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“I’m houseless, not homeless,” says Fern, a woman who has lost everything except everything that matters and is played with mesmerising intensity by Frances McDormand in Chloé Zhao’s beautifully restrained Nomadland. Premiering simultaneously at the Venice and Toronto festivals, it is a film likely to excite awards chatter but may be too delicate and subtle to have such weighty expectations hung on it.
Everything about Nomadland is stripped down: the aesthetic of the movie itself, the simplified life the 60-ish Fern lives in her beaten-up but cherished van, the abandoned town she has left behind. We first find her in a frozen landscape that brings to mind McDormand’s old haunt of Fargo. But here creature comforts have long been left behind in the rear-view mirror, the barren wasteland to which Fern has migrated representing a clean slate after the loss of her husband and the closing down of her former home in Nevada. The fact that it was called Empire is redolent of a culture in decline, a symbol of the crumbling American Dream in the wake of the Great Recession.
But if you have come looking for despair, you can go elsewhere. While Fern makes her way through a series of dead-end jobs, none quashes her spirit — from filling boxes in an Amazon “fulfilment centre” to scrubbing RV toilets to slogging away in a stone emporium. In other films this may represent rock bottom, but there is no sign of that here. Fern seems stoically accepting of her lot in life and is not alone, except when she wants to be.
Surrounding her is a close-knit community of nomads, models of American self-determinism. They may refer to the “tyranny of the dollar and the marketplace” but if they have been cast aside by capitalism, they show no signs of wanting it back. For the making of the film - which she wrote as well as directed - Zhao immersed herself in this subculture and she immerses us too. As with her two previous films, many of the cast are non-professionals, giving Nomadland the kind of naturalism that can’t be fabricated.
That McDormand and co-star David Strathairn slip so seamlessly into their midst is a tribute to their skills, and to Zhao’s genius for blurring artifice and actuality. In her 2017 masterpiece The Rider she took a former rodeo star and made him the leading man of his own harrowing life story. Now, basing her film on Jessica Bruder’s account of hitting the road with nomads, she has adapted a non-fiction work while preserving its authenticity. It may not be quite as gut-wrenchingly effective as The Rider but it has a quiet power all of its own.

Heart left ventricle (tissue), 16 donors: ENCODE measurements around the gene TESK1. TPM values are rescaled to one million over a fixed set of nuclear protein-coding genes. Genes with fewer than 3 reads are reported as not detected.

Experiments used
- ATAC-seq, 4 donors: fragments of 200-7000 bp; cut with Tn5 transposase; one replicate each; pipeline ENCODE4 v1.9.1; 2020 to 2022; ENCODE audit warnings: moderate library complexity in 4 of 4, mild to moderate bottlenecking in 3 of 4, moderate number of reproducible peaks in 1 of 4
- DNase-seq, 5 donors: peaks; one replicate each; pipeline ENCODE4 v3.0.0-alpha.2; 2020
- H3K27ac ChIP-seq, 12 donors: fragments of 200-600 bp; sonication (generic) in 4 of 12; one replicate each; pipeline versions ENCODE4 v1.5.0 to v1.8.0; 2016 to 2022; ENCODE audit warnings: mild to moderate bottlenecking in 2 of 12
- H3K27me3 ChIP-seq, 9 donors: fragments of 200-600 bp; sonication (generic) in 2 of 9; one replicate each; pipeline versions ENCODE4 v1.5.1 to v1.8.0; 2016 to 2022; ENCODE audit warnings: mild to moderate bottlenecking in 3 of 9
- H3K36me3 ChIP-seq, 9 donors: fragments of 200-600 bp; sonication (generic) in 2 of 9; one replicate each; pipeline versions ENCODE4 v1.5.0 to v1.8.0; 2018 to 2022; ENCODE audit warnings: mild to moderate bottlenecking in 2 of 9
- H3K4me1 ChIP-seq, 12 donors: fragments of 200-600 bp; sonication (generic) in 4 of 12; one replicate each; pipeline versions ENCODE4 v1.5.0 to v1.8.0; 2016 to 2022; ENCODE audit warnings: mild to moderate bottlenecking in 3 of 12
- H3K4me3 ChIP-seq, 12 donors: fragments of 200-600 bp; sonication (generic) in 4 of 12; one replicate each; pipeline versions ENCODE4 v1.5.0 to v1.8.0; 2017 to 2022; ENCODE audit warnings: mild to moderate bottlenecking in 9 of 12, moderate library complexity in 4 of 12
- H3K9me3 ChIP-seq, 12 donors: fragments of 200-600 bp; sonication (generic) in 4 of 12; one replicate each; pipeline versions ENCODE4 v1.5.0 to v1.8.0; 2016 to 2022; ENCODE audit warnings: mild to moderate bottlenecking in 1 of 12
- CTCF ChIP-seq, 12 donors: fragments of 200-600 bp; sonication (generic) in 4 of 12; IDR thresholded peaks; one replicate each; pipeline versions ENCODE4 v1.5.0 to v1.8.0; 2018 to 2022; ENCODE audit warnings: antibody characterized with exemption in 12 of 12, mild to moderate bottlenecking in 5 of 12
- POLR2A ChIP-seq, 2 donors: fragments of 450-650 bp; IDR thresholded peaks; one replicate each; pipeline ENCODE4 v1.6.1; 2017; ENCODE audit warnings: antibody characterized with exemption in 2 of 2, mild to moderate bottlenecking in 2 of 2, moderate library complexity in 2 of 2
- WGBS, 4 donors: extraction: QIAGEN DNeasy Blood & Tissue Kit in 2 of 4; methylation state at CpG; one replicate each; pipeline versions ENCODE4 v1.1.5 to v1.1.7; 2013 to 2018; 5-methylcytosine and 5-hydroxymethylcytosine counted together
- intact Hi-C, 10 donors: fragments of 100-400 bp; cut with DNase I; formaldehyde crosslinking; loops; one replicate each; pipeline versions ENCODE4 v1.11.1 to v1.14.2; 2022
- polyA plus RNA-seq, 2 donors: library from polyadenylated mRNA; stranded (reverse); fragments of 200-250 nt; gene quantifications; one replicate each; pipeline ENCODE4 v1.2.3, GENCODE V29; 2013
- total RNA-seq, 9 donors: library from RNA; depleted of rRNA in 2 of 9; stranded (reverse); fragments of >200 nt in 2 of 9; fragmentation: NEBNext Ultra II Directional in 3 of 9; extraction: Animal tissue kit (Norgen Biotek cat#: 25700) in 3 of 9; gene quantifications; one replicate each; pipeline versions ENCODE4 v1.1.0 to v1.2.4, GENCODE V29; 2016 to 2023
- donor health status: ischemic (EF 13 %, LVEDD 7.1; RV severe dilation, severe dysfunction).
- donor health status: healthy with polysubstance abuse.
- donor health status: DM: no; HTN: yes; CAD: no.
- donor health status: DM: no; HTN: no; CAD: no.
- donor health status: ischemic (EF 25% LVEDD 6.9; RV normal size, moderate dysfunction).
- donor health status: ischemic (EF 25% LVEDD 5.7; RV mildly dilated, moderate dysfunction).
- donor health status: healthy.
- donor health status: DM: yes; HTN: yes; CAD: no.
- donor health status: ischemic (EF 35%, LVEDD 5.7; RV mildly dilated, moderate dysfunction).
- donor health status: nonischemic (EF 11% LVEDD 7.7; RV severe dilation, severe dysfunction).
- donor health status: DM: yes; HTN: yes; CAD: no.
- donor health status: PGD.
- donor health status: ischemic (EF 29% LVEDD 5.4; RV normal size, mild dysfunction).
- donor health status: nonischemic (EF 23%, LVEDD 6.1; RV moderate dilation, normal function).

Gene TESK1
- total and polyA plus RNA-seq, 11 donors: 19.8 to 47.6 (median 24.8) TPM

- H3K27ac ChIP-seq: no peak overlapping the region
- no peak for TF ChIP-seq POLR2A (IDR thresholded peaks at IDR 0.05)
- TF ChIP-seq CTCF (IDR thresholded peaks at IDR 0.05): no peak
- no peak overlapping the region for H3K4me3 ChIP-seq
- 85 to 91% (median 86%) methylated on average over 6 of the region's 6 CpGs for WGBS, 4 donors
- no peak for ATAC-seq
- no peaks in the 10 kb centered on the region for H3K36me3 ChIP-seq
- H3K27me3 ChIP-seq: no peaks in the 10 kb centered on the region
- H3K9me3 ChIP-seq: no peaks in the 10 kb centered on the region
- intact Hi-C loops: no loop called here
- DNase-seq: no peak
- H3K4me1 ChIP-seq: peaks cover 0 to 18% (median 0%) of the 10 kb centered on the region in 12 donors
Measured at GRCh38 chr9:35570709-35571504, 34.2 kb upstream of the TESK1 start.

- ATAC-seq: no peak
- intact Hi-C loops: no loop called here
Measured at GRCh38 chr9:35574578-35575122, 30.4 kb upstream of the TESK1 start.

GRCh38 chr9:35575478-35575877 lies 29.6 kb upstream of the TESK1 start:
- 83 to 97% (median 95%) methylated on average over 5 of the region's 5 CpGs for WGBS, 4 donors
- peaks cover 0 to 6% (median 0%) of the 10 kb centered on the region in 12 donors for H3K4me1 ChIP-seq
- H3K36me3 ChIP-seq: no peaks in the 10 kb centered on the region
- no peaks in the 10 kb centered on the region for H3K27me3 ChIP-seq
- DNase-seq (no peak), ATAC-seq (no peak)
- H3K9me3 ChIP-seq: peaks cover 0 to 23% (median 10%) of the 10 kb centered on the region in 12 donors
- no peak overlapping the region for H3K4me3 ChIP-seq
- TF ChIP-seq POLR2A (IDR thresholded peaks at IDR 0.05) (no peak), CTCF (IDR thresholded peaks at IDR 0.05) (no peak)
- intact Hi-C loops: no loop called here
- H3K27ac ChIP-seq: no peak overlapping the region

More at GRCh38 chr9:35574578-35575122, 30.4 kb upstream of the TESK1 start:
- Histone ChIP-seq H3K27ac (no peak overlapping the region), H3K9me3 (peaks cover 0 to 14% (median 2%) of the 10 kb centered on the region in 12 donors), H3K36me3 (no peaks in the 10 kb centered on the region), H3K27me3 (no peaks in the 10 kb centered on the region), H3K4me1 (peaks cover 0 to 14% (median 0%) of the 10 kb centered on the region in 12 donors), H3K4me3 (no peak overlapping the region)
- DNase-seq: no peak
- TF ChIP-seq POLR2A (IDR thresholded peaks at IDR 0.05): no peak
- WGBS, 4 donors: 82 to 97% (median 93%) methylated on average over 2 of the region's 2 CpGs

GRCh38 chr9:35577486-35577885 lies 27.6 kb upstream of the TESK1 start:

Born in China and educated in Britain, Zhao, like so many émigré directors before her, has found a fascination with the American open road and crafted a trilogy of Westerns of sorts. She and cinematographer Joshua James Richards alternate between intimate close-ups and characters framed by wide vistas that seem both empty of opportunity and filled with endless possibility, recalling the paintings of Richard Diebenkorn in their sparse geometry. The FT’s Jackie Wullschläger has written of Diebenkorn: “resisting US heroics, he created an oeuvre distinguished by reticence, elegance and interiority”. With her first three films Zhao has carved out a similar place in cinema. That she is due next to make the Marvel Comics movie Eternals is hard to believe and suggests that heroics may be around the corner.
But in Nomadland too she is reaching for something eternal and elemental. Geology, paleontology and astrology all play supporting roles, allusions to a vast and godless universe with no superheroes coming to save the day. Fern had better save herself — but solitude needn’t be lonely if you’re a free spirit.
On Disney+ in the UK and Ireland from April 30 and in cinemas when they reopen
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